Ottawa, Bridgewater port continue war of words, sparring in court


The Port of Bridgewater and the federal government are crafting contrasting messages when it comes to the future of the small submarine riding on the much-maligned former HMCS Cormorant vessel, which was deported November 18 under tugboat escort from the Main Street of the South Shore.

Rick Welsford is the president of the Port of Bridgewater, which encompasses the former government wharf off Bridgewater's LaHave Street. He told his social media followers the "submarine is still on board and destined for the ship breakers in Sheet Harbour."

The Cormorant, an unwelcome and derelict guest at the port for some 20 years, is headed to the Eastern Shore where it will be taken apart at a local shipyard.

Welsford's online comment - repeated in a LighthouseNOW news story - caught the attention of staff working for South Shore-St. Margaret's MP, Bernadette Jordan, the Fisheries and Oceans minister who's largely taking credit for Cormorant's permanent exile.

"The submarine will be removed in Sheet Harbour, and the plan is that, assuming it is salvageable, it will be donated," Jordan's press secretary Jane Deeks told LighthouseNOW in an email.

Welsford said the sub was on Cormorant, although it was on the contractor's removal list before the ship left.

If the federal government "negotiated for the contractor to remove it at Sheet Harbour and deliver it back to Bridgewater that's just fine," Welsford commented to LighthouseNOW in an email. He suggested the port perhaps should have been told that the submersible "was part of the federal court order of November 8 order from a year ago."

The most recent court action was filed by Welsford in the summer.

The lawsuit remains alive, however an aspect of the statement of claim seeking an injunction prohibiting the removal, selling, dismantling, destroying or disposing of the Cormorant or its contents failed.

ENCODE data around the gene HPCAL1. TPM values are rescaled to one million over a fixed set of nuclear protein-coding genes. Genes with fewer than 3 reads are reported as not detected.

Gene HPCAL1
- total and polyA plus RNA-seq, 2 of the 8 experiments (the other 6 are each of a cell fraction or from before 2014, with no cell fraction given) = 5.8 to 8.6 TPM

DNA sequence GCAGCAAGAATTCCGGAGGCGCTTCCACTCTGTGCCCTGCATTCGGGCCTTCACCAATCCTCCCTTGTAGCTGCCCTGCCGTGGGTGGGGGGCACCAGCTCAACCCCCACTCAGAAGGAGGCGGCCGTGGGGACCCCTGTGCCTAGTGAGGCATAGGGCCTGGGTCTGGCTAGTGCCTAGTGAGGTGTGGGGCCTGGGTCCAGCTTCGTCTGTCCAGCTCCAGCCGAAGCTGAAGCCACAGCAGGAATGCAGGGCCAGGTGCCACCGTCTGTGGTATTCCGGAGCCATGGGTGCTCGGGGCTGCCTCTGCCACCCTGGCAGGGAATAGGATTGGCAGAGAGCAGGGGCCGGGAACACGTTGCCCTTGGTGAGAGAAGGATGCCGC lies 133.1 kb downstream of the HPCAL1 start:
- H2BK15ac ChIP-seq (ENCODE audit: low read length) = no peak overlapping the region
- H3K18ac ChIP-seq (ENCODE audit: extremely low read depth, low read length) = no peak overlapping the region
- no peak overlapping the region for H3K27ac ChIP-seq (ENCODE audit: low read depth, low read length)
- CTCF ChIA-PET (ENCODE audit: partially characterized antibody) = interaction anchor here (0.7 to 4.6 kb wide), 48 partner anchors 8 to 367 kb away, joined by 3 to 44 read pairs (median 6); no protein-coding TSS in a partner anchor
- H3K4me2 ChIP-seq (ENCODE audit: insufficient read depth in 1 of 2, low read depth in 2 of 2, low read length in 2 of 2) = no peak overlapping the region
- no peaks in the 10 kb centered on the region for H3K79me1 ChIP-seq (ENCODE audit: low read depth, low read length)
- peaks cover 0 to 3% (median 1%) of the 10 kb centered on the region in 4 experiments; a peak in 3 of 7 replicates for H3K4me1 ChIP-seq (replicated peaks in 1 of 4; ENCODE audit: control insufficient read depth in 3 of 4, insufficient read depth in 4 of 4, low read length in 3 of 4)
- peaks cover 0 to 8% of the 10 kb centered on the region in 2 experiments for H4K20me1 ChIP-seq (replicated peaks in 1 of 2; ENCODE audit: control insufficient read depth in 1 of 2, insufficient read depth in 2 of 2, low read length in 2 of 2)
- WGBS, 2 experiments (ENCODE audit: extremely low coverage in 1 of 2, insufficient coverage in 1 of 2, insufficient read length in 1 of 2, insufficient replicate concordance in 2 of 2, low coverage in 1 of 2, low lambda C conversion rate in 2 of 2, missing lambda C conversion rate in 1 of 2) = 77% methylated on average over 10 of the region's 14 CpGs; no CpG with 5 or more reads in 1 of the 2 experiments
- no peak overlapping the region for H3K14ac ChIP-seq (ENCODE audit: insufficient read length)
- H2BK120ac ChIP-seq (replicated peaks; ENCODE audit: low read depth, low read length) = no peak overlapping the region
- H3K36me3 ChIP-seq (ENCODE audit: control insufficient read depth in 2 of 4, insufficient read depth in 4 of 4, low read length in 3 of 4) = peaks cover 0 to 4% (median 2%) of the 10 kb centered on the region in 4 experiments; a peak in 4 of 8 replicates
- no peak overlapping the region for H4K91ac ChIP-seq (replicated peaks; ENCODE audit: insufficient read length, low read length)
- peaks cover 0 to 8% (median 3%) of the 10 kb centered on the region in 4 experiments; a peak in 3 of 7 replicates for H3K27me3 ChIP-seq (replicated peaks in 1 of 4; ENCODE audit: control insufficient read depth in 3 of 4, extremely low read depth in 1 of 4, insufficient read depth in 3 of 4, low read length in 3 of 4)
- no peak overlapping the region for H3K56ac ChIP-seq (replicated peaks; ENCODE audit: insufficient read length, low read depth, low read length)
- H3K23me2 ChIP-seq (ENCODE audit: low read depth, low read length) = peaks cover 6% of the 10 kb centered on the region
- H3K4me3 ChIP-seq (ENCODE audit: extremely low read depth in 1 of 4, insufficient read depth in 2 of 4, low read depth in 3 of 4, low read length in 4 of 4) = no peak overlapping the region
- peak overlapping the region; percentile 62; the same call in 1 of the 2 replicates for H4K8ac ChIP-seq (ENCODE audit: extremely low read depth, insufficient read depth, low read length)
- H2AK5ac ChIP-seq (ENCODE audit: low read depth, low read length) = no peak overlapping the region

The lawsuit, which names Jordan and the Canadian Coast Guard as defendants, alleges, among other things, unlawful interference in port operations and that Ottawa didn't have proper grounds to seize the Cormorant.

In previous comments to LighthouseNOW, Welsford contended that over the years the federal government created obstacles preventing port-orchestrated solutions that would have allowed the Cormorant to be sold.

The federal government responded with a motion to strike down the suit.

Ottawa recently filed documents to prevent an "arrest" of the ship. Welsford said there's another party threatening to arrest the Cormorant but it has nothing to do with him or the port.

In emailed comments to LighthouseNOW after the Cormorant's departure from Bridgewater, Welsford claimed the Coast Guard or its contractor offloaded items dockside, and he advised the Coast Guard's legal counsel about it.

"If there has been some donation agreement with parties unknown then we are not aware of that," Welsford told LighthouseNOW. "I am disturbed by this distribution of assets without consulting the Port of Bridgewater."

"This is all a political event," he said.

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